Results reported in Table 7 indicate that the amount of metal biosorbed at equilibrium or the biosorption capacity of each biosorbent was influenced and significantly increased or reduced by the presence of other metal. The most logical reason for this friendly or antagonistic action could be the higher affinity of biosorption sites on the cells of the biosorbents for Pb(II) ions. For example, in Table 7, copper biosorption capacity is 0.901 mg/g when the packed bed column is fed with a solution with a copper concentration equal to 40 mg/L, lead biosorption capacity is 1.910 mg/g when the packed bed column is fed with a solution with a lead concentration equal to 40 mg/L and total biosorption capacity is 1.697 mg/g if a binary solution with an inlet copper concentration of 20 mg/L and an inlet lead concentration of 20 mg/L is fed.

Conversely, for the first type of experiments (Figure 6), copper and lead were removed almost completely in the operation time for both biosorbents, with values of removal efficiency nearly to 100%. However, the values of biosorption capacities for both metals were generally low. It is reasonable, due to the column practically operates only until service or breakthrough time.

In the second type of experiments (Figure 7), differences between the behavior of each biosorbent were obtained. For OS, practically complete breakthrough curves for two metals were obtained, and the biosorption capacity of copper and lead were similar. For PB, practically complete breakthrough curve was obtained for the copper while for lead was not reached the exhaustion of the column. These results are similar to obtain by Vilar et al. [59], that studied the continuous biosorption of Pb/Cu in fixed-bed column using algae Gelidium and granulated agar extraction algal wastes, and obtained that Cu breaks through the column faster than Pb due to its lower affinity to the binding groups at the biosorbent surface. Also, Hawari and Mulligan [[60]] reported than Cu broke through the column faster than Pb when biosorption tests in a flow-through column were carried out with an equimolar mixture of Pb, Cd, Cu, and Ni.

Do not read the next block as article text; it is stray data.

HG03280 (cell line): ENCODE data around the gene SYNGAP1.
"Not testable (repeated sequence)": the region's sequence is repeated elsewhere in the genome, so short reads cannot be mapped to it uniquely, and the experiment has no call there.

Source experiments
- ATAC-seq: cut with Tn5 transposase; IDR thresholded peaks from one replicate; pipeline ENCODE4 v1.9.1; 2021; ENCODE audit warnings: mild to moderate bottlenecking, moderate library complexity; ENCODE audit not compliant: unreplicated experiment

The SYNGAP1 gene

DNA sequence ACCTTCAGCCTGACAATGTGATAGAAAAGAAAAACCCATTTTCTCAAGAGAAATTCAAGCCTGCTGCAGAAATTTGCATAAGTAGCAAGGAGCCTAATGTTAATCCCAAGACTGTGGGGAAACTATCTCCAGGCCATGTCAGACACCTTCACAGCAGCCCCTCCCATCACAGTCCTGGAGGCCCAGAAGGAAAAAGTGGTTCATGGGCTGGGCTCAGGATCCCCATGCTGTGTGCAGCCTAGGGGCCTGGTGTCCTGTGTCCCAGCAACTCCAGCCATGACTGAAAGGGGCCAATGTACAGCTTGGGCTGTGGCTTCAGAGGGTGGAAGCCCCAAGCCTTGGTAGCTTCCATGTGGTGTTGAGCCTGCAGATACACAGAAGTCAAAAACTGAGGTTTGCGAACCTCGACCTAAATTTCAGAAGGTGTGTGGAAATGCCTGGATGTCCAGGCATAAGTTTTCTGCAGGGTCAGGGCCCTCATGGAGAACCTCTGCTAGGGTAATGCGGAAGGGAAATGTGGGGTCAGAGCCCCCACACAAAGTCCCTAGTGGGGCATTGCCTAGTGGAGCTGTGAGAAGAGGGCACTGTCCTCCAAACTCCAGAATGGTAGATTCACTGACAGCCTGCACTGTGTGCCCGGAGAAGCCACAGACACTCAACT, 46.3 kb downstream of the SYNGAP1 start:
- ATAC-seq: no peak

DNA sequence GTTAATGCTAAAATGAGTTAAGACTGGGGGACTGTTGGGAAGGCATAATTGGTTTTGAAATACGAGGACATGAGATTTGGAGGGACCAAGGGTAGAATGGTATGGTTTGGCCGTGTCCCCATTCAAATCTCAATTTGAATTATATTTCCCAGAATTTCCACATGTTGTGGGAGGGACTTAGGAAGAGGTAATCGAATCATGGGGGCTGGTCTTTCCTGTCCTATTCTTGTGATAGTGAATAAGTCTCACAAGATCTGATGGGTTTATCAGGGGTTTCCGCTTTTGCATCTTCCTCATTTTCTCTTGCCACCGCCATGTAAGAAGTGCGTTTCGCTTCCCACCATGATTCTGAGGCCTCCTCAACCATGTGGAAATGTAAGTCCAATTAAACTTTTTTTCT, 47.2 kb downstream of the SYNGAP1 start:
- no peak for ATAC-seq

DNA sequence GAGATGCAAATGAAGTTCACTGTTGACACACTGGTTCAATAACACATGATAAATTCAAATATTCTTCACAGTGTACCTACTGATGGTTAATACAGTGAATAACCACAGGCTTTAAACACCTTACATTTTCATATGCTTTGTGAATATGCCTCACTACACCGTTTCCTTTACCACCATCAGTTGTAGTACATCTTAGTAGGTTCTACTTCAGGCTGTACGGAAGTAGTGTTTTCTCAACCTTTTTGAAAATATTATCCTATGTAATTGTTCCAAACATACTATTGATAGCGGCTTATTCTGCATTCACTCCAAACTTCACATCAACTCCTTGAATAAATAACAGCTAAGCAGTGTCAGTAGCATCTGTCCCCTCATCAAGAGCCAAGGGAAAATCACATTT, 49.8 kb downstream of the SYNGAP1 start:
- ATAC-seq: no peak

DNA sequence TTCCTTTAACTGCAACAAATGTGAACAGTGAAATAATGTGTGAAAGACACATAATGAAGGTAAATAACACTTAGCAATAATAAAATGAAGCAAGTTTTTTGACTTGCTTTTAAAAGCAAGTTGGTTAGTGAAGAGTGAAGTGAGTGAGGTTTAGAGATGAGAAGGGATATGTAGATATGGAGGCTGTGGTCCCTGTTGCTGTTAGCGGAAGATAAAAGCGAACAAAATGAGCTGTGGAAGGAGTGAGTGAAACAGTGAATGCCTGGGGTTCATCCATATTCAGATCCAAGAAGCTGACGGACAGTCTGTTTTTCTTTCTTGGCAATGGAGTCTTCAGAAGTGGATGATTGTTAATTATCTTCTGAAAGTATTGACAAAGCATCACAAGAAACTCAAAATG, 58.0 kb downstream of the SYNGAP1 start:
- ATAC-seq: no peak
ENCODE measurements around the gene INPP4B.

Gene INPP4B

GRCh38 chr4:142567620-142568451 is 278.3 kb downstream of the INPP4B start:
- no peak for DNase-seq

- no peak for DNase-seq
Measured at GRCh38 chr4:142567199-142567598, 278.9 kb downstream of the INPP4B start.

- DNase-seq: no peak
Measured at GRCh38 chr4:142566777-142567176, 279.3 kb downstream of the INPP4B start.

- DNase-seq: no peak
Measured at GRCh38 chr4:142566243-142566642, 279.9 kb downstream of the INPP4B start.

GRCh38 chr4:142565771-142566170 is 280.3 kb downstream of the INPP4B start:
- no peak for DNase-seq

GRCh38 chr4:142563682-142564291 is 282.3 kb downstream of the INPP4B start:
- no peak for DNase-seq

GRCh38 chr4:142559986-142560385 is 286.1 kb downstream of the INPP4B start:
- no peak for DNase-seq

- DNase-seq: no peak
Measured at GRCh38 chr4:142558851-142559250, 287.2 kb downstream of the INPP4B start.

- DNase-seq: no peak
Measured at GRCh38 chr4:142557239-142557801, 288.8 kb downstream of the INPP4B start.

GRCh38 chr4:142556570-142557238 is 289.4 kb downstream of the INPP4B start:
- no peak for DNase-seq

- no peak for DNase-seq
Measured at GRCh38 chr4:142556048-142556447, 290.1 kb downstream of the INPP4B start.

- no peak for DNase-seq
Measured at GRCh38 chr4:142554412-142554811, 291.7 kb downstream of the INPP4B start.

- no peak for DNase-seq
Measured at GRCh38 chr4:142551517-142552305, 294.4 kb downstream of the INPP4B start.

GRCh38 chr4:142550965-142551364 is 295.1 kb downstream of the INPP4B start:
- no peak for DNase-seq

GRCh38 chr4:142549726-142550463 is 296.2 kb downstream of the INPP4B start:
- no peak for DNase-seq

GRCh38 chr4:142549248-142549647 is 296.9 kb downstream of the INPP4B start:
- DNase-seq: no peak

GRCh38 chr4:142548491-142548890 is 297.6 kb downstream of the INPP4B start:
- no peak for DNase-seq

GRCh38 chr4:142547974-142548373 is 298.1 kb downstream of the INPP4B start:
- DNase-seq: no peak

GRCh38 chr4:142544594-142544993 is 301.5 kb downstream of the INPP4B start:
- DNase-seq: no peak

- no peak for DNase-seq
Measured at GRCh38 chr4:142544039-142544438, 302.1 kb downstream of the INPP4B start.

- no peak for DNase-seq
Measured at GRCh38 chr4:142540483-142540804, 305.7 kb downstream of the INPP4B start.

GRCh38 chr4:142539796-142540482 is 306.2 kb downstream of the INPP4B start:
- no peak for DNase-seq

Percentages of metal removal (copper or lead) are lower than those obtained in the first type of experiments, while biosorption capacities are higher (values nearly to 5 mg/g for copper and 25 mg/g for lead using OS and 17 mg/g for copper and 59 mg/g for lead using PB in single systems and 12 and 37 mg/g for OS and PB, respectively, in binary system).

Also, it is remarkable that OS has lower metal biosorption capacities than PB at the same conditions. The biosorption capacity of Pb(II) was also consistently greater than biosorption capacity of Cu(II) for both single-ion biosorption and co-biosorption with the bimetal solution. It confirmed the higher affinity of lead by both biosorbents, as batch experiments had shown previously.